Academic Writing in Classic Style

A PhD involves reading an awful lot of what other people have written. You develop opinions on writing. Some of these opinions are quite hard to explain. They operate on an “I know it when I see it” basis.

I have recently read Steven Pinker’s work on why academic writing stinks (and how to fix it). He is a strong advocate for the classic style.

The guiding metaphor of classic style is seeing the world. The writer can see something that the reader has not yet noticed, and he orients the reader’s gaze so that she can see it for herself. The purpose of writing is presentation, and its motive is disinterested truth. It succeeds when it aligns with the truth, the proof of success being clarity and simplicity.

(Pinker, 2014, pp. 28-29
An image of two people with the same Object Of Joint Attention. One of them (the writer) is attempting to explain it to the other (the reader) via a conversation.
Taken from Philosophical Disquisitions

Many people try to sound clever with their writing. This is because they’re trying to get their reader to believe them. One way to do that is to use words that the reader doesn’t understand, in order to make the reader feel that they don’t have the expertise the writer has in this area.

But on the whole I don’t believe that academics are bad people trying to deceive me. A far worse problem is that in order to keep their writing as short as they can, a writer uses terms that their readers might have to look up. I have been defeated by the TLA (three-letter acronym) and the ETLA (extended three-letter acronym) many times. The person who wrote (or even said!) them wasn’t trying to bamboozle me at all. They were pressed for time and tried to get their meaning across by invoking something that I didn’t already know. They ended up taking even more time when I asked them to please explain what a “<whatever they said>” is.

Alas, an explanation of a concept that can only be understood by someone who already understands the concept is a rubbish explanation. I find that this is often a problem with Zen proverbs. Here’s a Zen proverb:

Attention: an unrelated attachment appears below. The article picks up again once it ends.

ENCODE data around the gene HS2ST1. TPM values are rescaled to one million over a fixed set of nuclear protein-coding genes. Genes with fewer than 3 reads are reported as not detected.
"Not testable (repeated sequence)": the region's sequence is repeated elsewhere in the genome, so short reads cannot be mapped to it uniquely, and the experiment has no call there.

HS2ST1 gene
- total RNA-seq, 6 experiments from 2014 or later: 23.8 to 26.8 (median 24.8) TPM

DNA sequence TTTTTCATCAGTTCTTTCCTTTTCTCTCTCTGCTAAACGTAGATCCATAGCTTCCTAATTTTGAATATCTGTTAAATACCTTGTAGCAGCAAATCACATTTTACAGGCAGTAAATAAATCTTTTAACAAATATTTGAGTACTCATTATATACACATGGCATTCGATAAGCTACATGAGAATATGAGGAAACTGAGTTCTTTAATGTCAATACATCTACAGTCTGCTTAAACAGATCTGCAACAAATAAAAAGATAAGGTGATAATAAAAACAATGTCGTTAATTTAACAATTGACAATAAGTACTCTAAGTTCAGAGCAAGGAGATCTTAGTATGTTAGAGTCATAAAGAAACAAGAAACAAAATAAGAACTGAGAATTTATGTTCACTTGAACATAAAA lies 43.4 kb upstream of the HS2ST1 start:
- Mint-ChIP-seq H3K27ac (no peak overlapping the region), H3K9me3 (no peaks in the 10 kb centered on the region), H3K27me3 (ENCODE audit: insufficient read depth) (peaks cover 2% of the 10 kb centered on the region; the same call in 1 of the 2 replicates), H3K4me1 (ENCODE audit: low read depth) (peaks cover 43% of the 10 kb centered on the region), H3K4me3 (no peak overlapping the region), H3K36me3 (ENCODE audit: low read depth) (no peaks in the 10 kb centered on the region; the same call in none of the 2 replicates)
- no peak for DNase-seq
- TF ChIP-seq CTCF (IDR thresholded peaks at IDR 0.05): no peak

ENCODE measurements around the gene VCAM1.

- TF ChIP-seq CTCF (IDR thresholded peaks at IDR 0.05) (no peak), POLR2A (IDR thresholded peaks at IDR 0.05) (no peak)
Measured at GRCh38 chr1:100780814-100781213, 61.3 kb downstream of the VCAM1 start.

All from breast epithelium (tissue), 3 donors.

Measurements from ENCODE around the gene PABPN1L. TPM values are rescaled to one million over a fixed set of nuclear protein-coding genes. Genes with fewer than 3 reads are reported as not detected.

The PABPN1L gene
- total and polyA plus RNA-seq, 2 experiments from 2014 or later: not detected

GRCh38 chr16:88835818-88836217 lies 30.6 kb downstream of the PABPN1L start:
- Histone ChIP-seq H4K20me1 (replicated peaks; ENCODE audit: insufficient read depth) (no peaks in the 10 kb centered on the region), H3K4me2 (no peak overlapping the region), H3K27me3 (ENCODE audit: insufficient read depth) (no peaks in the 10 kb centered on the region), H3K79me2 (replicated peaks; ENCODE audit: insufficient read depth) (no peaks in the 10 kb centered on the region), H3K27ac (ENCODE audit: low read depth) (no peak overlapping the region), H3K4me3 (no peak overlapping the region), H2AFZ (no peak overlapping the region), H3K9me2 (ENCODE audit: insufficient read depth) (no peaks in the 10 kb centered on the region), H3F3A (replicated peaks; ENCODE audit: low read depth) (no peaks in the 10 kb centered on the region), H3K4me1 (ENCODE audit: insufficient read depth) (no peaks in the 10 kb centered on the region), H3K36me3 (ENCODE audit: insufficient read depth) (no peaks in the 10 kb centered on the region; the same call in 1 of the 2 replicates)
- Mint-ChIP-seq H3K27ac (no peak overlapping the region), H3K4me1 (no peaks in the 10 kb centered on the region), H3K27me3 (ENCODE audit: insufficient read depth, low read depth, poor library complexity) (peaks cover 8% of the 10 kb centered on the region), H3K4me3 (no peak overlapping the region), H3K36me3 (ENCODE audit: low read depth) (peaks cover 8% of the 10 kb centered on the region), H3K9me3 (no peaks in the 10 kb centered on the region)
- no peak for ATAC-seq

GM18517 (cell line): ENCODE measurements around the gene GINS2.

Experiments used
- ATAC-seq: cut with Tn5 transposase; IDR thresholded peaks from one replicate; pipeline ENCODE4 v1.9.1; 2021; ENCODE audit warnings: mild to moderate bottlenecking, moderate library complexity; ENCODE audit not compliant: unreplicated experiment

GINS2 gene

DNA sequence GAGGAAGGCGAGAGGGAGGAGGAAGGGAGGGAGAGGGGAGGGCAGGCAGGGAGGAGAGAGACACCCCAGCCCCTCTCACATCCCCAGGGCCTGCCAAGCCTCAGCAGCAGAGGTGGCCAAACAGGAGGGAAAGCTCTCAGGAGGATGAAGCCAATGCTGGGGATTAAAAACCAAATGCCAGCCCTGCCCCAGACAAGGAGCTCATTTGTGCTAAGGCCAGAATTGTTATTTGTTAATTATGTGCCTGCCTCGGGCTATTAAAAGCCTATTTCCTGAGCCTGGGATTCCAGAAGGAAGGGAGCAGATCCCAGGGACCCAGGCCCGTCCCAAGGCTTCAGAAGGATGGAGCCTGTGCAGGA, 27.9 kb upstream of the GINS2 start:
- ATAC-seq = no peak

“Drink your tea slowly and reverently, as if it is the axis on which the world earth revolves – slowly, evenly, without rushing toward the future.”

~Thich Nhat Hanh

This is using an example of tea-drinking to tell you to slow down and enjoy life. I, as somebody who is already a fan of slowing down and enjoying life, understand and agree with it. Somebody who does not want to slow down and enjoy life is never going to understand or be convinced by something like this. So its explanatory power is really extremely limited. It’s the kind of thing that can be passed around with sage head-nods by people who already agree with it.

Of course, Zen proverbs aren’t designed to explain things you don’t know. They’re designed to remind you of things you already know. You can think of them like exam revision for the exam of life, rather than actually teaching the course.

“Proverbs are merely revision for the examination of life.”

~Kes Ward

I am currently attempting to write a literature review. The process is somewhat painful and mind-wrenching, especially for someone like me who spent my undergraduate days solving maths problems rather than writing essays. I feel as if I missed out on the formal teaching of academic writing. Reading about classic style is helping me formalize a sense I’ve developed over time but couldn’t quite put into words. It feels almost like a Zen proverb.